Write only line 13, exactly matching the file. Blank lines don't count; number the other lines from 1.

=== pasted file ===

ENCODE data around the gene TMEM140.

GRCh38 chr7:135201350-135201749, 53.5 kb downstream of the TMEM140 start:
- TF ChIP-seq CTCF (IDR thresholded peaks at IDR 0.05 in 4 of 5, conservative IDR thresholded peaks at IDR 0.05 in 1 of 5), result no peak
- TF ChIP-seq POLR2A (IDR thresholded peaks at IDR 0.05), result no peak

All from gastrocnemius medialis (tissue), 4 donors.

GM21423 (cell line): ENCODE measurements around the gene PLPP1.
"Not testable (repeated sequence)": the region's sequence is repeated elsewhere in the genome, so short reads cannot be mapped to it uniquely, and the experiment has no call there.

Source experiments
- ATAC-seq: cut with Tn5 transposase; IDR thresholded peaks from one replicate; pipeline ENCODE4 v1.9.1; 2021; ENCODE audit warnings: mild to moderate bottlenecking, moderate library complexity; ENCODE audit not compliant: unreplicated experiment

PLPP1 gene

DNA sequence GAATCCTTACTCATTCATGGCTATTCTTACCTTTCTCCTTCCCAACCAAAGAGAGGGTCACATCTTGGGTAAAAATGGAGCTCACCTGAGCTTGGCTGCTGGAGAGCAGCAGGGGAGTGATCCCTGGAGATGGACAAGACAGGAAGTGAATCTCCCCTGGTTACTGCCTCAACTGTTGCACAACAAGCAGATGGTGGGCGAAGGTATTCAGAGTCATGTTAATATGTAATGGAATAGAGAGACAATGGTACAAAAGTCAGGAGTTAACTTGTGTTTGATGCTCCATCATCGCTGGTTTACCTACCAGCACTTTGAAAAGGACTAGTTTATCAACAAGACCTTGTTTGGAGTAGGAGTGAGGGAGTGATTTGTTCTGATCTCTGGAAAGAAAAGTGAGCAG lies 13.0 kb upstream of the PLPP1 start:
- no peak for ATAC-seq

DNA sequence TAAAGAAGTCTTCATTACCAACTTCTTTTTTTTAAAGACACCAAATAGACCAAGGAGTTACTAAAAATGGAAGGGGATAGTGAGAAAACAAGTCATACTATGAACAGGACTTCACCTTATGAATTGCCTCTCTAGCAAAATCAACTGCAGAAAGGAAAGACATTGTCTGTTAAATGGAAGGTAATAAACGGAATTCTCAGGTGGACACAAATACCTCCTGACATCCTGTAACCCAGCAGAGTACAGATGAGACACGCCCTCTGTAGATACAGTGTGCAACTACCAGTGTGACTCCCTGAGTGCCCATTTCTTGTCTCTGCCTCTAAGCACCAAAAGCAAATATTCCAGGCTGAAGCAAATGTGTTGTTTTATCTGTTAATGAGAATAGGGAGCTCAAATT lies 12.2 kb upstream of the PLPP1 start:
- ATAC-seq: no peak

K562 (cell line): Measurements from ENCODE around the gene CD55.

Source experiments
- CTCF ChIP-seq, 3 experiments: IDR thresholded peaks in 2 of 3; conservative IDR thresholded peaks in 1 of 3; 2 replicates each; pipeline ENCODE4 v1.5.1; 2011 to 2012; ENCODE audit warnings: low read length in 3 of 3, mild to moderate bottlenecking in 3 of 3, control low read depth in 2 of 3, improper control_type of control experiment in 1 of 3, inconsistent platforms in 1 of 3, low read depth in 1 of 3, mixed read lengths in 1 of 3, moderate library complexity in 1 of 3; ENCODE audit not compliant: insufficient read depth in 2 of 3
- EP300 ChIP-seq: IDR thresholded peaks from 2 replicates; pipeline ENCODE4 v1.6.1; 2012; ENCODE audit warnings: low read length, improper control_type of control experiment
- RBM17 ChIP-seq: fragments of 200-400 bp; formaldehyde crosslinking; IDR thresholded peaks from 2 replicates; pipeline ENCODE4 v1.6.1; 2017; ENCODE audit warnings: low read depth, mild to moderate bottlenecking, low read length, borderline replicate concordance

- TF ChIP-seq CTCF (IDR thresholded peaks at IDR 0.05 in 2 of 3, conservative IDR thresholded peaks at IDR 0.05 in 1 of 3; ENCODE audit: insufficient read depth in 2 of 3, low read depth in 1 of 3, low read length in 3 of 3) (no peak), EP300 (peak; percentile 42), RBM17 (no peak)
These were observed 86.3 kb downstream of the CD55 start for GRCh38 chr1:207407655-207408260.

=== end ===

DNA sequence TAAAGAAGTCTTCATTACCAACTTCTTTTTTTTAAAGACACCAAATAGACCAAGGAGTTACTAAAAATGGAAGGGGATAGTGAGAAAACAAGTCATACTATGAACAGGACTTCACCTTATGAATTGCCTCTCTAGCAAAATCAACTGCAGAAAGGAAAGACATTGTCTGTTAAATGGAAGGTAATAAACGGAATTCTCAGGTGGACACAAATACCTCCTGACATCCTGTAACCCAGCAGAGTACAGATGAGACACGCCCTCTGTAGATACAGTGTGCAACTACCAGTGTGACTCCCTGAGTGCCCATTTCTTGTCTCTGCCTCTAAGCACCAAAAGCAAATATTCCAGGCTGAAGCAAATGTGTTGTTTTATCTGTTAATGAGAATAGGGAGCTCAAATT lies 12.2 kb upstream of the PLPP1 start: